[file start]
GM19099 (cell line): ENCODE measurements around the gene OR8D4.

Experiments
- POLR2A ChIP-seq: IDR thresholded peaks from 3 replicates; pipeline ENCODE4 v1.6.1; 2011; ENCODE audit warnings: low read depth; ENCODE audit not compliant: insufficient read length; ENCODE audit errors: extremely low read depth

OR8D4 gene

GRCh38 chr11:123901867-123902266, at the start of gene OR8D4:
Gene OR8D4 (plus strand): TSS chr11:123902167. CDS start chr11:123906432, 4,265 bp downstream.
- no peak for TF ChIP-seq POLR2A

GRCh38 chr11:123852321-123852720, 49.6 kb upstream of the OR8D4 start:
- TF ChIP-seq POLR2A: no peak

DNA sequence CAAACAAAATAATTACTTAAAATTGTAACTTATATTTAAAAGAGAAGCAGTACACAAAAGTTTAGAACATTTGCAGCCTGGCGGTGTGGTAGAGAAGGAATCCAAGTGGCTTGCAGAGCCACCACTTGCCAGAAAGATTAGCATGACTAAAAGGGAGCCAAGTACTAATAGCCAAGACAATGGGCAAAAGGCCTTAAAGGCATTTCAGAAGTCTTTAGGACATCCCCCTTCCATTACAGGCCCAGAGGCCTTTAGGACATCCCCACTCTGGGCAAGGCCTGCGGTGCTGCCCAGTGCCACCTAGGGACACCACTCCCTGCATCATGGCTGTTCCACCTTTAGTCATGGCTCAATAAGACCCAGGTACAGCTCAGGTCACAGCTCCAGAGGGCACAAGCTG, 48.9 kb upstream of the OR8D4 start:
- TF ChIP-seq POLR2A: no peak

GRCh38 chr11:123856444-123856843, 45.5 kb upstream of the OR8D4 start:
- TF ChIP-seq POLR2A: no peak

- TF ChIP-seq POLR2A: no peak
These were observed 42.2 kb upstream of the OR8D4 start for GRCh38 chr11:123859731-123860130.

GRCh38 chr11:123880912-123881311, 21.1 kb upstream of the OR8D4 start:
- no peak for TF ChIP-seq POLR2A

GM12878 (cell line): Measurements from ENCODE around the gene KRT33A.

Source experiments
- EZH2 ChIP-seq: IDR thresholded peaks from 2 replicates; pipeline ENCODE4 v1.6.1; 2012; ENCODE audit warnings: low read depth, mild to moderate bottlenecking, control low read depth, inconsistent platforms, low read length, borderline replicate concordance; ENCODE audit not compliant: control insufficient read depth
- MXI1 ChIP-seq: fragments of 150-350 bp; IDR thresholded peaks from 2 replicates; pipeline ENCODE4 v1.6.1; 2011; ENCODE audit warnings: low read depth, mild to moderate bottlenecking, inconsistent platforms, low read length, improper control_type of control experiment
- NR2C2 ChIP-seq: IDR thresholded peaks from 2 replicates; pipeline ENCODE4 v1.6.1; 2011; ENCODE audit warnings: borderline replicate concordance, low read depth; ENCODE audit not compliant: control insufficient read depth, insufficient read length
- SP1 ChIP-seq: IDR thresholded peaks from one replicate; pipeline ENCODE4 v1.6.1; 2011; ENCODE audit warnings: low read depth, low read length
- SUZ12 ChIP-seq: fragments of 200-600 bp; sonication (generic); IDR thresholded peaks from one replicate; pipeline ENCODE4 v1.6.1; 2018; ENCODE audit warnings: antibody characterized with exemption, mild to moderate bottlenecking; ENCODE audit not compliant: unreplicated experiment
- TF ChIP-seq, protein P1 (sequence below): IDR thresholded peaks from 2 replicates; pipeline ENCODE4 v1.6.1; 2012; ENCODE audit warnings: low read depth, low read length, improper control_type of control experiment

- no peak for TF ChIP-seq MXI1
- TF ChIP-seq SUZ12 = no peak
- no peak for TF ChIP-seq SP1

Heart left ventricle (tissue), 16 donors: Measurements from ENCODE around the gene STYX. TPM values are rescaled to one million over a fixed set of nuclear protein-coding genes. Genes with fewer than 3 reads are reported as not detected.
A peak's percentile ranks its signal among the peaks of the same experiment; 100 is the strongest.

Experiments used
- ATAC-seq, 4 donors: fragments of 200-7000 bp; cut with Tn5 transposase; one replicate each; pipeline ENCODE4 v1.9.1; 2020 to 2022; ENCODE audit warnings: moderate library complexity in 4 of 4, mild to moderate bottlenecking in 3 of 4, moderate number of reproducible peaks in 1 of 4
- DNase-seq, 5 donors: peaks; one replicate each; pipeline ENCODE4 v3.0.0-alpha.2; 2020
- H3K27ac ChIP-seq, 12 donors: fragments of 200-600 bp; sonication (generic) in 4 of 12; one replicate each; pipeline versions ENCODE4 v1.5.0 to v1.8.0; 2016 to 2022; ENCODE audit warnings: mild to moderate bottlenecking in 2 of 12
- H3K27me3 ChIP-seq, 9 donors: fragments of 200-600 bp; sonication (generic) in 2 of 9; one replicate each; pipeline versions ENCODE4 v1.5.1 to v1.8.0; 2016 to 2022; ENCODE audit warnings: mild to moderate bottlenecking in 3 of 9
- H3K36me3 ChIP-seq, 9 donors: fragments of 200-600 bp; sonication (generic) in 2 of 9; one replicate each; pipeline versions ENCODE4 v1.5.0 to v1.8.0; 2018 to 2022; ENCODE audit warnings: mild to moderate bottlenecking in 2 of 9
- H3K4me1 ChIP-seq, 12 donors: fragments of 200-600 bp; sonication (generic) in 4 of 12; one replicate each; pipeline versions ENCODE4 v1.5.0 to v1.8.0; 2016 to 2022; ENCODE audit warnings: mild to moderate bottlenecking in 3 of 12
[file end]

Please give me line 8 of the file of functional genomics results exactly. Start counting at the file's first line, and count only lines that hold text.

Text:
GRCh38 chr11:123852321-123852720, 49.6 kb upstream of the OR8D4 start: